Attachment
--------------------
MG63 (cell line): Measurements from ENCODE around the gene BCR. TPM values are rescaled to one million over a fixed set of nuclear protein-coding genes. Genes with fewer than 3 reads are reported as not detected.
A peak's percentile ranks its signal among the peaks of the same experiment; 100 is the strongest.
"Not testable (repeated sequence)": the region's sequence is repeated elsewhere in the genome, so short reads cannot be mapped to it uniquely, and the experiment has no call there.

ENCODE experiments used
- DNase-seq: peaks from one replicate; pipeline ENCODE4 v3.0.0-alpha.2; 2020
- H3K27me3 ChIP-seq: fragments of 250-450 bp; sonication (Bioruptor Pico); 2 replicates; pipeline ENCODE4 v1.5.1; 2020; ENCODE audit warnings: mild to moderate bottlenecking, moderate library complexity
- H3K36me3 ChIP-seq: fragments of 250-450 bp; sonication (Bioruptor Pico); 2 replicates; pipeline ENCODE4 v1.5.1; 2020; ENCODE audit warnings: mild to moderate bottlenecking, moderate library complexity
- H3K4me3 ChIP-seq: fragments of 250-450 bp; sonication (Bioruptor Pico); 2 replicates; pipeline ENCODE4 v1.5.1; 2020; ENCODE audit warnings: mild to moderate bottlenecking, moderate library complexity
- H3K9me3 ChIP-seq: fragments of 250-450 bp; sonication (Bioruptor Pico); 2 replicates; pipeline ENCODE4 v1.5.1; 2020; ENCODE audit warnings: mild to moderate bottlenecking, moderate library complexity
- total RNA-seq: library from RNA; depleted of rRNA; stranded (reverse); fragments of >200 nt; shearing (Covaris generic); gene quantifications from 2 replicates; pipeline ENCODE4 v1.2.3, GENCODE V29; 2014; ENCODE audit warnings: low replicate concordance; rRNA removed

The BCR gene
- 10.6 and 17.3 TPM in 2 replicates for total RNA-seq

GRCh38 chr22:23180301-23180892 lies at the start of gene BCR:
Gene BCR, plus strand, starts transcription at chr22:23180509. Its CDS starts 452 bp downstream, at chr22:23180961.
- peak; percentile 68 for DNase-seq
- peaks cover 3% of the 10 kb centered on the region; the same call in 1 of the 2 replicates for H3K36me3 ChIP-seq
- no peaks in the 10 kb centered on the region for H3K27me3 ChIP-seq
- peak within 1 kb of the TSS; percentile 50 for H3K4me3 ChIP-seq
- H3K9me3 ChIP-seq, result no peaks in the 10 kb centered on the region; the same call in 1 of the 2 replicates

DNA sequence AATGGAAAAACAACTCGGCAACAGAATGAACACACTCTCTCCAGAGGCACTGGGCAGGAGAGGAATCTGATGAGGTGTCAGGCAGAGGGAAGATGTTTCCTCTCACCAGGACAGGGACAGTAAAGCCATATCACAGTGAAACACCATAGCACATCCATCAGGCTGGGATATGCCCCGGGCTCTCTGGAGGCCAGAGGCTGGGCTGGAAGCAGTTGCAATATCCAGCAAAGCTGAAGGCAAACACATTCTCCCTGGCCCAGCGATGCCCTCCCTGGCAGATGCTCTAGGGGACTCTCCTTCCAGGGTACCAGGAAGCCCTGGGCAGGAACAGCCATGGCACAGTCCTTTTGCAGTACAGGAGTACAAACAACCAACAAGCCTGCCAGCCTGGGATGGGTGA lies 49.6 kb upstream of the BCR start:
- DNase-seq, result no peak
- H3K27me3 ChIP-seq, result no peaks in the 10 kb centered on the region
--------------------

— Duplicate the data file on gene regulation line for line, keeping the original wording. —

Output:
MG63 (cell line): Measurements from ENCODE around the gene BCR. TPM values are rescaled to one million over a fixed set of nuclear protein-coding genes. Genes with fewer than 3 reads are reported as not detected.
A peak's percentile ranks its signal among the peaks of the same experiment; 100 is the strongest.
"Not testable (repeated sequence)": the region's sequence is repeated elsewhere in the genome, so short reads cannot be mapped to it uniquely, and the experiment has no call there.

ENCODE experiments used
- DNase-seq: peaks from one replicate; pipeline ENCODE4 v3.0.0-alpha.2; 2020
- H3K27me3 ChIP-seq: fragments of 250-450 bp; sonication (Bioruptor Pico); 2 replicates; pipeline ENCODE4 v1.5.1; 2020; ENCODE audit warnings: mild to moderate bottlenecking, moderate library complexity
- H3K36me3 ChIP-seq: fragments of 250-450 bp; sonication (Bioruptor Pico); 2 replicates; pipeline ENCODE4 v1.5.1; 2020; ENCODE audit warnings: mild to moderate bottlenecking, moderate library complexity
- H3K4me3 ChIP-seq: fragments of 250-450 bp; sonication (Bioruptor Pico); 2 replicates; pipeline ENCODE4 v1.5.1; 2020; ENCODE audit warnings: mild to moderate bottlenecking, moderate library complexity
- H3K9me3 ChIP-seq: fragments of 250-450 bp; sonication (Bioruptor Pico); 2 replicates; pipeline ENCODE4 v1.5.1; 2020; ENCODE audit warnings: mild to moderate bottlenecking, moderate library complexity
- total RNA-seq: library from RNA; depleted of rRNA; stranded (reverse); fragments of >200 nt; shearing (Covaris generic); gene quantifications from 2 replicates; pipeline ENCODE4 v1.2.3, GENCODE V29; 2014; ENCODE audit warnings: low replicate concordance; rRNA removed

The BCR gene
- 10.6 and 17.3 TPM in 2 replicates for total RNA-seq

GRCh38 chr22:23180301-23180892 lies at the start of gene BCR:
Gene BCR, plus strand, starts transcription at chr22:23180509. Its CDS starts 452 bp downstream, at chr22:23180961.
- peak; percentile 68 for DNase-seq
- peaks cover 3% of the 10 kb centered on the region; the same call in 1 of the 2 replicates for H3K36me3 ChIP-seq
- no peaks in the 10 kb centered on the region for H3K27me3 ChIP-seq
- peak within 1 kb of the TSS; percentile 50 for H3K4me3 ChIP-seq
- H3K9me3 ChIP-seq, result no peaks in the 10 kb centered on the region; the same call in 1 of the 2 replicates

DNA sequence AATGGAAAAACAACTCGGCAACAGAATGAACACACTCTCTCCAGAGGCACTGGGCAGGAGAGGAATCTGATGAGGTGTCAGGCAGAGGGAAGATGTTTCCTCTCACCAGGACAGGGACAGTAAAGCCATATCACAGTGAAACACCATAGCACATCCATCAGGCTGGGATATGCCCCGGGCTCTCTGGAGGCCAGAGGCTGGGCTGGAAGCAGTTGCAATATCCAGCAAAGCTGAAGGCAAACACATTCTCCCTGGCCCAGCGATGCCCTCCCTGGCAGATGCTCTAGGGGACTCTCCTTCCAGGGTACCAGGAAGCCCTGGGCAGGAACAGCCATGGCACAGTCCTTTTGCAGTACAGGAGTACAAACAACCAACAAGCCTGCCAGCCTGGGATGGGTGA lies 49.6 kb upstream of the BCR start:
- DNase-seq, result no peak
- H3K27me3 ChIP-seq, result no peaks in the 10 kb centered on the region